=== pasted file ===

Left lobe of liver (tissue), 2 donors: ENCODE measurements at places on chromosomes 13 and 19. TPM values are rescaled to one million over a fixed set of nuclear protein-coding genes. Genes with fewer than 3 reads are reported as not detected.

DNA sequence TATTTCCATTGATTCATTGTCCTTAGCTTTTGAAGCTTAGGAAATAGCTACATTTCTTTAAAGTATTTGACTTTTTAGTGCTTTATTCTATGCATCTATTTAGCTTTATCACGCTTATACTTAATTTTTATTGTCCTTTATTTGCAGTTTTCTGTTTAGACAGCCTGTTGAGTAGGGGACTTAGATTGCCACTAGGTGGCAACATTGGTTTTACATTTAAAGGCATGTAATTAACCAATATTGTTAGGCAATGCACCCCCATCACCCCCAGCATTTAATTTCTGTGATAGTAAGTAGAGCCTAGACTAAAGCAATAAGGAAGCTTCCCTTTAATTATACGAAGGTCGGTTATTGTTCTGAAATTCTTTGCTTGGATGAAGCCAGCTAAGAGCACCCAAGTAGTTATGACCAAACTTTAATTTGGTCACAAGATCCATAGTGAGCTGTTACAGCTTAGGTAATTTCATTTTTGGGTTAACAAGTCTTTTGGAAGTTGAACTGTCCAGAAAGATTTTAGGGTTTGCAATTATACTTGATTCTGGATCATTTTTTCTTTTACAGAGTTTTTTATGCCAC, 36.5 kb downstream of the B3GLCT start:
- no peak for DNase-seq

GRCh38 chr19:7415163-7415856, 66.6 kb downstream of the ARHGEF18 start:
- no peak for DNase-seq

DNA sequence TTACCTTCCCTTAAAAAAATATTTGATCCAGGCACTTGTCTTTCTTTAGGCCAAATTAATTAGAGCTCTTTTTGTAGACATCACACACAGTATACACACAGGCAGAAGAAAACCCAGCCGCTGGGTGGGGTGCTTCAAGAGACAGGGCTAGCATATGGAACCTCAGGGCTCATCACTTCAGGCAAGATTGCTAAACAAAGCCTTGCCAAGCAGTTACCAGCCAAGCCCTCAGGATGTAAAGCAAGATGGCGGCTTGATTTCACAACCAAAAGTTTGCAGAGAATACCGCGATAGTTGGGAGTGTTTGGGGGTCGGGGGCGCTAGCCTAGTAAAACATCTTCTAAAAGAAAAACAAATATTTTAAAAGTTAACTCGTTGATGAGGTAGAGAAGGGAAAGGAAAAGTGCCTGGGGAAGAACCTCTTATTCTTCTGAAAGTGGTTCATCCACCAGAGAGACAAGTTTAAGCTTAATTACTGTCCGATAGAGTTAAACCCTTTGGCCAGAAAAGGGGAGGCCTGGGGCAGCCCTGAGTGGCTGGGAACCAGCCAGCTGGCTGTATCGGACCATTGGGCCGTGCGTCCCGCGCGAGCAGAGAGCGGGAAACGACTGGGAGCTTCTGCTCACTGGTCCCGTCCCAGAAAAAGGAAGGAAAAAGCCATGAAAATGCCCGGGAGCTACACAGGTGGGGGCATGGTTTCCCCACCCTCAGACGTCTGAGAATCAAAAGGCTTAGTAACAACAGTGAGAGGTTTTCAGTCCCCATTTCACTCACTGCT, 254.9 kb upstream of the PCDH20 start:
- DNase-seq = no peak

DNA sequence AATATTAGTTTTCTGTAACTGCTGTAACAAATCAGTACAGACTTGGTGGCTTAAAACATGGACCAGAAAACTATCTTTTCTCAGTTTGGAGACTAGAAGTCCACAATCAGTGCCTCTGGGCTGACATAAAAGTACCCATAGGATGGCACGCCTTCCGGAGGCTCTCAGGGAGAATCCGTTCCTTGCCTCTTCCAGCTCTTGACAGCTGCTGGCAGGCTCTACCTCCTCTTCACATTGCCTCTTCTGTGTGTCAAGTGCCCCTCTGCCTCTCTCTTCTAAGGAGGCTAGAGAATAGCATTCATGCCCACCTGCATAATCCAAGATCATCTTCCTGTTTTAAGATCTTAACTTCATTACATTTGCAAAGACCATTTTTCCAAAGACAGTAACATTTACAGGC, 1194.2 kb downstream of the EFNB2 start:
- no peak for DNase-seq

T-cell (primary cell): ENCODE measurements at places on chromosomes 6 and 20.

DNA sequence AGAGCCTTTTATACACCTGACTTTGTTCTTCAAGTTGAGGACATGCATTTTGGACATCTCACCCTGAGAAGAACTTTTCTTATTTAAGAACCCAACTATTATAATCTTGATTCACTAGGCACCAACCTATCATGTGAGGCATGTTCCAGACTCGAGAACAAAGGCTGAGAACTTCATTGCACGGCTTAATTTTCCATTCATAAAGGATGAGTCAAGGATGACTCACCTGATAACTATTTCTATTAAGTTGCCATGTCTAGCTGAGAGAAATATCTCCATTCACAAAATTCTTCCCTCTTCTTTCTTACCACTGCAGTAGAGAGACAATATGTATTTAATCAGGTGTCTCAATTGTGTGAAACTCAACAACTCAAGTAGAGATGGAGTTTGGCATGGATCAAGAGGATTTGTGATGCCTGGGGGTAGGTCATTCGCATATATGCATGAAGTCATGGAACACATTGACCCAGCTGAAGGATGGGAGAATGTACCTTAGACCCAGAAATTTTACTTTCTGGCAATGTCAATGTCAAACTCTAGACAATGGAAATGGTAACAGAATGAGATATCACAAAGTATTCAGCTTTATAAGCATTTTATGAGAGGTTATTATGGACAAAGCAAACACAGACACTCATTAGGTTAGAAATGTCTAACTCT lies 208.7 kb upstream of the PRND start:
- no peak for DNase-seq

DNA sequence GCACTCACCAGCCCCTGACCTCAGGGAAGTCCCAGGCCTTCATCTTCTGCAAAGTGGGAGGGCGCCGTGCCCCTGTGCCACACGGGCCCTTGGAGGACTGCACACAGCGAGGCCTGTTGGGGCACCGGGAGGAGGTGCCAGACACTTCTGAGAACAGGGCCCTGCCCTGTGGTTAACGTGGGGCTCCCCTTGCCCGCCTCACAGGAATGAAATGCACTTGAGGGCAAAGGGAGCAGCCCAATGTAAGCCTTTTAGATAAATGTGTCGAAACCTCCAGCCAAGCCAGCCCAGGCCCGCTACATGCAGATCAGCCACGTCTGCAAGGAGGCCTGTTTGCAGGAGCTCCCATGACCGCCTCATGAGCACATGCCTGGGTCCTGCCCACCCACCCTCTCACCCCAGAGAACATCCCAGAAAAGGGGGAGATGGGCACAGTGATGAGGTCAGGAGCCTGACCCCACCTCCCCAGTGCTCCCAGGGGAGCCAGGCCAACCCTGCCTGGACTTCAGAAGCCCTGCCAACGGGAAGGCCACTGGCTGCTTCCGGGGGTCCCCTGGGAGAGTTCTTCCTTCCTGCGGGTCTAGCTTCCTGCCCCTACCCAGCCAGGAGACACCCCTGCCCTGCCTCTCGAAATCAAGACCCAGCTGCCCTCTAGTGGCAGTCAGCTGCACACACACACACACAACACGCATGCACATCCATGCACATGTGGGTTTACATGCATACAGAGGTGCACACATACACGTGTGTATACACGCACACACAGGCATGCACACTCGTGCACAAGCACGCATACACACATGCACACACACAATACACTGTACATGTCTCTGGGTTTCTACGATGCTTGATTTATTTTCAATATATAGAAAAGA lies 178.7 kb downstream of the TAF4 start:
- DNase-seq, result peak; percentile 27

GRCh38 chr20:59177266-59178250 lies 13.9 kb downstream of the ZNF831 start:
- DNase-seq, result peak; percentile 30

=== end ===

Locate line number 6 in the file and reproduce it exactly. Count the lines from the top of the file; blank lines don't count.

DNA sequence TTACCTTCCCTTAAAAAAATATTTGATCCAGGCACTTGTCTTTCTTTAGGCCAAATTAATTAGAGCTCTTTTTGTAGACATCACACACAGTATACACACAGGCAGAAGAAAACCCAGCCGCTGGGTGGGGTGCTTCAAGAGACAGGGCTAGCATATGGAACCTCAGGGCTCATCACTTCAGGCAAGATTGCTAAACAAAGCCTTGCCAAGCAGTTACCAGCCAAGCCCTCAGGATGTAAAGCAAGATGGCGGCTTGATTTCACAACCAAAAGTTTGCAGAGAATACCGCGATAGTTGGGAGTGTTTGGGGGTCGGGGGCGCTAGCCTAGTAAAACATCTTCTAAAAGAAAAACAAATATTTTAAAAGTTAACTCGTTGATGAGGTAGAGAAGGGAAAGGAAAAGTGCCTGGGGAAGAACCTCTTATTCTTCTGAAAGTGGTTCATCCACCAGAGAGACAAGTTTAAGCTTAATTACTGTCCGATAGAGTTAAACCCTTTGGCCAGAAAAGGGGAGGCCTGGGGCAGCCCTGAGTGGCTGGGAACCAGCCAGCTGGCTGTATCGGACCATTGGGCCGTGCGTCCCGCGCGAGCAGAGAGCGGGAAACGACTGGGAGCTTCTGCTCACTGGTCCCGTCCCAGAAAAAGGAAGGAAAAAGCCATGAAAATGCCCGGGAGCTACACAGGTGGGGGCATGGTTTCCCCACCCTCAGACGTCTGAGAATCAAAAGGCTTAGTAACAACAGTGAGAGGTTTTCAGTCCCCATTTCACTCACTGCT, 254.9 kb upstream of the PCDH20 start: